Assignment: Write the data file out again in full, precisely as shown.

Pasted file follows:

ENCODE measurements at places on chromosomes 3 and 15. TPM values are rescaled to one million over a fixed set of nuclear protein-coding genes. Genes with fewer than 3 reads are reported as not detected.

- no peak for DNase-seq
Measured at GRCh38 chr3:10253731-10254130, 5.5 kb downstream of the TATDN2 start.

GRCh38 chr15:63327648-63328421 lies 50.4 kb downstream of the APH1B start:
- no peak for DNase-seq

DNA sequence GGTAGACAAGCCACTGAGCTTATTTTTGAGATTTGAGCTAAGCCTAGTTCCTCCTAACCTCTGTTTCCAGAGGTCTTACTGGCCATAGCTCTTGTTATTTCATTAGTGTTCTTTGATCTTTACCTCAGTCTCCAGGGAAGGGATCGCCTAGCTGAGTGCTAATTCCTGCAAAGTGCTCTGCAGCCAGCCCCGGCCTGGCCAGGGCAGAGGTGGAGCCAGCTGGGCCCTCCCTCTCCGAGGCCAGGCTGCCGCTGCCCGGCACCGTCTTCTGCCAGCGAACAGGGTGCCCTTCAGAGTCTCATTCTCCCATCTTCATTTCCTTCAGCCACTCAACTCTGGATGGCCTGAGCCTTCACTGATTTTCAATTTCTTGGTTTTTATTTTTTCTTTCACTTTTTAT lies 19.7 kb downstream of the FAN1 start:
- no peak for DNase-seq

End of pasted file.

ENCODE measurements at places on chromosomes 3 and 15. TPM values are rescaled to one million over a fixed set of nuclear protein-coding genes. Genes with fewer than 3 reads are reported as not detected.

- no peak for DNase-seq
Measured at GRCh38 chr3:10253731-10254130, 5.5 kb downstream of the TATDN2 start.

GRCh38 chr15:63327648-63328421 lies 50.4 kb downstream of the APH1B start:
- no peak for DNase-seq

DNA sequence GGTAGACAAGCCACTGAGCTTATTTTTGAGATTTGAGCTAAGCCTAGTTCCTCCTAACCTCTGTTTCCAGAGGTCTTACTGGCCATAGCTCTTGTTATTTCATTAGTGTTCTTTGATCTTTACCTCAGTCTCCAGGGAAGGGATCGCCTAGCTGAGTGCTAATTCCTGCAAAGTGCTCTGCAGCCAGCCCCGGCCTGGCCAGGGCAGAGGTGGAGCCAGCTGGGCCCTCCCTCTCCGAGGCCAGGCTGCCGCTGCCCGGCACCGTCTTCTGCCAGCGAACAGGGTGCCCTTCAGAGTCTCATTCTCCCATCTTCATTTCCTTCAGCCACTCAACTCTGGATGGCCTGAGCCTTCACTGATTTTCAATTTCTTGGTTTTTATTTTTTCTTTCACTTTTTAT lies 19.7 kb downstream of the FAN1 start:
- no peak for DNase-seq